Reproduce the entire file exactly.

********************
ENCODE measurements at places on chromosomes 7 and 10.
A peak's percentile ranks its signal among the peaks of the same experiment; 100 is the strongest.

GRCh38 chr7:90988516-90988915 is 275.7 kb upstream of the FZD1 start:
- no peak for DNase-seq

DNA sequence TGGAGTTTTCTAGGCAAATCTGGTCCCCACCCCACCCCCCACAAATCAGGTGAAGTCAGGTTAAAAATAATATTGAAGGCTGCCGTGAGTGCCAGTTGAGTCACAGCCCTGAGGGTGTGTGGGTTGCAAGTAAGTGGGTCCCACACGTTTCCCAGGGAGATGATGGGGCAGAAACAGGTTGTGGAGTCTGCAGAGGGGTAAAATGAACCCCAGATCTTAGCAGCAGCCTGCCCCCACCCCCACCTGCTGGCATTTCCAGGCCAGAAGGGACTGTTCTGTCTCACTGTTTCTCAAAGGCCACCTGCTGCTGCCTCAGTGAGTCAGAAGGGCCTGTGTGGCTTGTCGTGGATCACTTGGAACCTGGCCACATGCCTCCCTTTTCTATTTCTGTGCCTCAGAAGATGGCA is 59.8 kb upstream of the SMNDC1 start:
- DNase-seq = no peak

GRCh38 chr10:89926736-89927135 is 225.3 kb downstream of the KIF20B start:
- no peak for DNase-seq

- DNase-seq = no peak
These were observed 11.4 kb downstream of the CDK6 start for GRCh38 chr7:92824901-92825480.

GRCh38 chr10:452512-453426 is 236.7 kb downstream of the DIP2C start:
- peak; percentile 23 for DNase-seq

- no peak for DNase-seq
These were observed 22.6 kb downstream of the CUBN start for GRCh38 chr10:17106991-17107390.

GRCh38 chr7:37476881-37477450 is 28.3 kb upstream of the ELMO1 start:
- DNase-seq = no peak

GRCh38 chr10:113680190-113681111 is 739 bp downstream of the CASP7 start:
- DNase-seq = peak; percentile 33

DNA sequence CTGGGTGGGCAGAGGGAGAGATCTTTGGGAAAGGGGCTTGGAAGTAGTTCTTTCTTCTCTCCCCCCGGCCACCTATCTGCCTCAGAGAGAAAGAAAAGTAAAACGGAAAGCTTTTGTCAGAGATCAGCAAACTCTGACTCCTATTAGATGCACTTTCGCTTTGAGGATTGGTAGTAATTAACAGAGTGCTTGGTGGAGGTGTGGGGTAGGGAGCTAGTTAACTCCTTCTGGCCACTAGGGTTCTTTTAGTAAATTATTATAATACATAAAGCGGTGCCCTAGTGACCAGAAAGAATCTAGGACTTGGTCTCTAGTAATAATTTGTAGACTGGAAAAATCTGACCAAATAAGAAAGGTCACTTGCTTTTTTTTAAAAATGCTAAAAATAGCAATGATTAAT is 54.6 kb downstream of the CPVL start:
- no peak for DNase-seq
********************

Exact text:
ENCODE measurements at places on chromosomes 7 and 10.
A peak's percentile ranks its signal among the peaks of the same experiment; 100 is the strongest.

GRCh38 chr7:90988516-90988915 is 275.7 kb upstream of the FZD1 start:
- no peak for DNase-seq

DNA sequence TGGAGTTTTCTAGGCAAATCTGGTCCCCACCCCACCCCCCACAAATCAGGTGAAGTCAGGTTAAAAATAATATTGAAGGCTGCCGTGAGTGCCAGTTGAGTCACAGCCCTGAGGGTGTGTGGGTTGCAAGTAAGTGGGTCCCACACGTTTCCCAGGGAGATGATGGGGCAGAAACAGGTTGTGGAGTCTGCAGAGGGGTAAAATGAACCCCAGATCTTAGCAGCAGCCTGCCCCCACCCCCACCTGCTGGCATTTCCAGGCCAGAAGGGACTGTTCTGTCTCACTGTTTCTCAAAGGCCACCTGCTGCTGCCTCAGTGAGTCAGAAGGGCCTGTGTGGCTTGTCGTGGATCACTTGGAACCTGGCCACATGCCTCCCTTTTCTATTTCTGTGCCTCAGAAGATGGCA is 59.8 kb upstream of the SMNDC1 start:
- DNase-seq = no peak

GRCh38 chr10:89926736-89927135 is 225.3 kb downstream of the KIF20B start:
- no peak for DNase-seq

- DNase-seq = no peak
These were observed 11.4 kb downstream of the CDK6 start for GRCh38 chr7:92824901-92825480.

GRCh38 chr10:452512-453426 is 236.7 kb downstream of the DIP2C start:
- peak; percentile 23 for DNase-seq

- no peak for DNase-seq
These were observed 22.6 kb downstream of the CUBN start for GRCh38 chr10:17106991-17107390.

GRCh38 chr7:37476881-37477450 is 28.3 kb upstream of the ELMO1 start:
- DNase-seq = no peak

GRCh38 chr10:113680190-113681111 is 739 bp downstream of the CASP7 start:
- DNase-seq = peak; percentile 33

DNA sequence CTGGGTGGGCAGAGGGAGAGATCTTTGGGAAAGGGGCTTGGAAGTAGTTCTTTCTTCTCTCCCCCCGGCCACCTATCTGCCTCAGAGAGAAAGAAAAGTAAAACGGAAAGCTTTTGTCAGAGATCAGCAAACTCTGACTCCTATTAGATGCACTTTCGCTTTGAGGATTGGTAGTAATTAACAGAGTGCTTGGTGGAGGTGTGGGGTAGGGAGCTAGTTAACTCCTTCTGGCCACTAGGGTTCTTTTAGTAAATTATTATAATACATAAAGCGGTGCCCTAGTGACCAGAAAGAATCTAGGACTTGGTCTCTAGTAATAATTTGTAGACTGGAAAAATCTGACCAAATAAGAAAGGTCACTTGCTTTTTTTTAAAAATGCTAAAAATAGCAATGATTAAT is 54.6 kb downstream of the CPVL start:
- no peak for DNase-seq